LaThe Social Justice Institute, based in the DDCE’s Community Engagement Center, recently announced six awards through the 2014 Activist Research Grant Initiative. Awards were made to the following graduate students:
Elissa Underwood, American Studies – Underwood’s project focuses on access to affordable and health foods and on advocating for healthy food options in prisons.
Lakota Pochedley, Curriculum and Instruction – Pochedley will investigate how Oklahoma Native American students collectively construct different understandings of tribal sovereignty and definitions of Native membership and citizenship in the space of the Citizen Potawatomi Nation’s Cultural Mentorship Program.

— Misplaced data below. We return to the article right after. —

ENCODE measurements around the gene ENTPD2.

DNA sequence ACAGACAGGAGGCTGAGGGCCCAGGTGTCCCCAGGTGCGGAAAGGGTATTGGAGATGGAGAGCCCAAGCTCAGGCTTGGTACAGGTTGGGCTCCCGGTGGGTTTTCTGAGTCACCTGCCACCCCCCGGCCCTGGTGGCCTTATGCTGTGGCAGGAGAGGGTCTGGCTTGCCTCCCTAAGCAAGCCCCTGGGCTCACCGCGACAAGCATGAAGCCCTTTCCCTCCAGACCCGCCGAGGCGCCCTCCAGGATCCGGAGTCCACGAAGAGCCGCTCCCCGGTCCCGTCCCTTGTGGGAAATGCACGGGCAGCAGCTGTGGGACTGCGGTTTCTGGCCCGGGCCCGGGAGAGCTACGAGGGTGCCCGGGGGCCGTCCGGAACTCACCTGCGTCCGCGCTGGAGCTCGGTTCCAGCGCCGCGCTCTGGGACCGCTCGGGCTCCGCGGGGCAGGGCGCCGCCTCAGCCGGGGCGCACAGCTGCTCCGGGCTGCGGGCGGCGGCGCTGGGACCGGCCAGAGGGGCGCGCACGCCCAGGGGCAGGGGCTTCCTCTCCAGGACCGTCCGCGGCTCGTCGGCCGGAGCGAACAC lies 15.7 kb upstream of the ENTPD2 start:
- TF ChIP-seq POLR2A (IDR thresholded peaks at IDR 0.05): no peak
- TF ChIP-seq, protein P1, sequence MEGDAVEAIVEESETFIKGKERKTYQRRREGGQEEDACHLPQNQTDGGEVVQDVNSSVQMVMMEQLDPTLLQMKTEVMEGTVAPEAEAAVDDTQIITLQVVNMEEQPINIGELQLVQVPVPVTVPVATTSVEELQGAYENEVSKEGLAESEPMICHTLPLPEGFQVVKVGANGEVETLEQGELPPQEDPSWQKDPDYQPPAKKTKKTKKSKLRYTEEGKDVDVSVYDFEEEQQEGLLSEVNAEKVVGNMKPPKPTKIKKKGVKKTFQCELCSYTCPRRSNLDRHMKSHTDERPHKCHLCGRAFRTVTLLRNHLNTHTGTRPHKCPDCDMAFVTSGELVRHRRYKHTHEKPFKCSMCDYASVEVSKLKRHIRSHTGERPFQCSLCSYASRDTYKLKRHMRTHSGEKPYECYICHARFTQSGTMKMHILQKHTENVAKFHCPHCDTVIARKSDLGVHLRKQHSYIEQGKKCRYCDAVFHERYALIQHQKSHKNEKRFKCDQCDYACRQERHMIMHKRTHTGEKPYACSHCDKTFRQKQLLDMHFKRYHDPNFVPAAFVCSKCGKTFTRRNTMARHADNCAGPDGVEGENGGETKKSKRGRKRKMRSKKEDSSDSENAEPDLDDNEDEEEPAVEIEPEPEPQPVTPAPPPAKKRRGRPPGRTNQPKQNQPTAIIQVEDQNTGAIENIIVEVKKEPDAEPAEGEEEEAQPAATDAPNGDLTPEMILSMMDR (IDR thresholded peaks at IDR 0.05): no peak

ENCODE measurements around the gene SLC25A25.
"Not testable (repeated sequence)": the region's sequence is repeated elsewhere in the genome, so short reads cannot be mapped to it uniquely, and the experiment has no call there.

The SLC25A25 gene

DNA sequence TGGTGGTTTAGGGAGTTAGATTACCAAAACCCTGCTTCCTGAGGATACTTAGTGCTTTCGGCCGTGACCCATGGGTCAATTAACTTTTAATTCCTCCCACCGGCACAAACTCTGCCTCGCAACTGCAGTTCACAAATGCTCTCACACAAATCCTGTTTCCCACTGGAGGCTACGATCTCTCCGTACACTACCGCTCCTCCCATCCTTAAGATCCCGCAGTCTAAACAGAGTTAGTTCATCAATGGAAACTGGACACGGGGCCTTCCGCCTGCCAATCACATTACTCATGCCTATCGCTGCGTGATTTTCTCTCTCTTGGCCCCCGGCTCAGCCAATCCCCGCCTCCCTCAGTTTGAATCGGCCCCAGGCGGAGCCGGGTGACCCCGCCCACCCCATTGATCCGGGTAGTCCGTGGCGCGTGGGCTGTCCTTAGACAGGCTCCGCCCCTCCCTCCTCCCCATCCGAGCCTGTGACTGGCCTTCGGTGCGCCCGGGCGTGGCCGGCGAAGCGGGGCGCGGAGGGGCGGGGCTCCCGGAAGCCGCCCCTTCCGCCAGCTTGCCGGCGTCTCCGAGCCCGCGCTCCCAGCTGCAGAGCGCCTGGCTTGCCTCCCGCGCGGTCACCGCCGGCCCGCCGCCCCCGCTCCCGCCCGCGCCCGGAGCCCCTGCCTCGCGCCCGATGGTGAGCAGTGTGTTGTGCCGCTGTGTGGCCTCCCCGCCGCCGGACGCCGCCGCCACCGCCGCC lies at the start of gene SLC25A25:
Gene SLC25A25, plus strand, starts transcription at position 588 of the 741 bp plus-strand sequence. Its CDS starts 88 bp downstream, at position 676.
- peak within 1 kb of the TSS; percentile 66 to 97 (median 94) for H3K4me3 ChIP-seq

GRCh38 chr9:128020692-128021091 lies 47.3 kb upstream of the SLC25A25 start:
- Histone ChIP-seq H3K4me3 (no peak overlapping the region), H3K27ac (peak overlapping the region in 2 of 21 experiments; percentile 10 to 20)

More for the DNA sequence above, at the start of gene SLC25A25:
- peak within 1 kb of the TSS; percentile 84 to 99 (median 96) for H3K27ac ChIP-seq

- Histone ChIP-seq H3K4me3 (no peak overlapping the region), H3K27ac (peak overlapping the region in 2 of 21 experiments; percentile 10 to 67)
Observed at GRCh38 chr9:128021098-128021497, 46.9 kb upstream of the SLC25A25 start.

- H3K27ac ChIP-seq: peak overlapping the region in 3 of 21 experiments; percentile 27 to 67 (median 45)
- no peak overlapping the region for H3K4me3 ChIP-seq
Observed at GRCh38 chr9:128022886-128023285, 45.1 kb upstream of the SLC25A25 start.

Lorna Hermosura, Educational Administration – Hermosura’s project seeks to capture the voices of incarcerated youth for the purposes of information educational policies and practices that can prevent incarceration of youth from similar backgrounds.
Hallie Boas, Anthropology – Boas will collect ethnographic data on the Navajo (Dineh) Reservation to gain knowledge about the intricacies of daily life and struggle of the Black Mesa community. She is searching for insights about Dineh land-based cosmology and spirituality.
Dori Wall, Curriculum and Instruction – Wall’s study explores the process of a district-wide implementation of dual language in the Austin Independent School District by gathering perspectives from stakeholders at the district, school and community levels.
Blanca Caldas, Curriculum and Instruction – Caldas’ research explores how critical drama-based pedagogical methods in the formation of bilingual teachers can prepare for future bilingual teachers to respond to the need for advocacy inside and outside the classroom. She will examine issues of xenophobia, immigration, racism, classicism and linguicism through the oral narratives of seasoned bilingual teachers.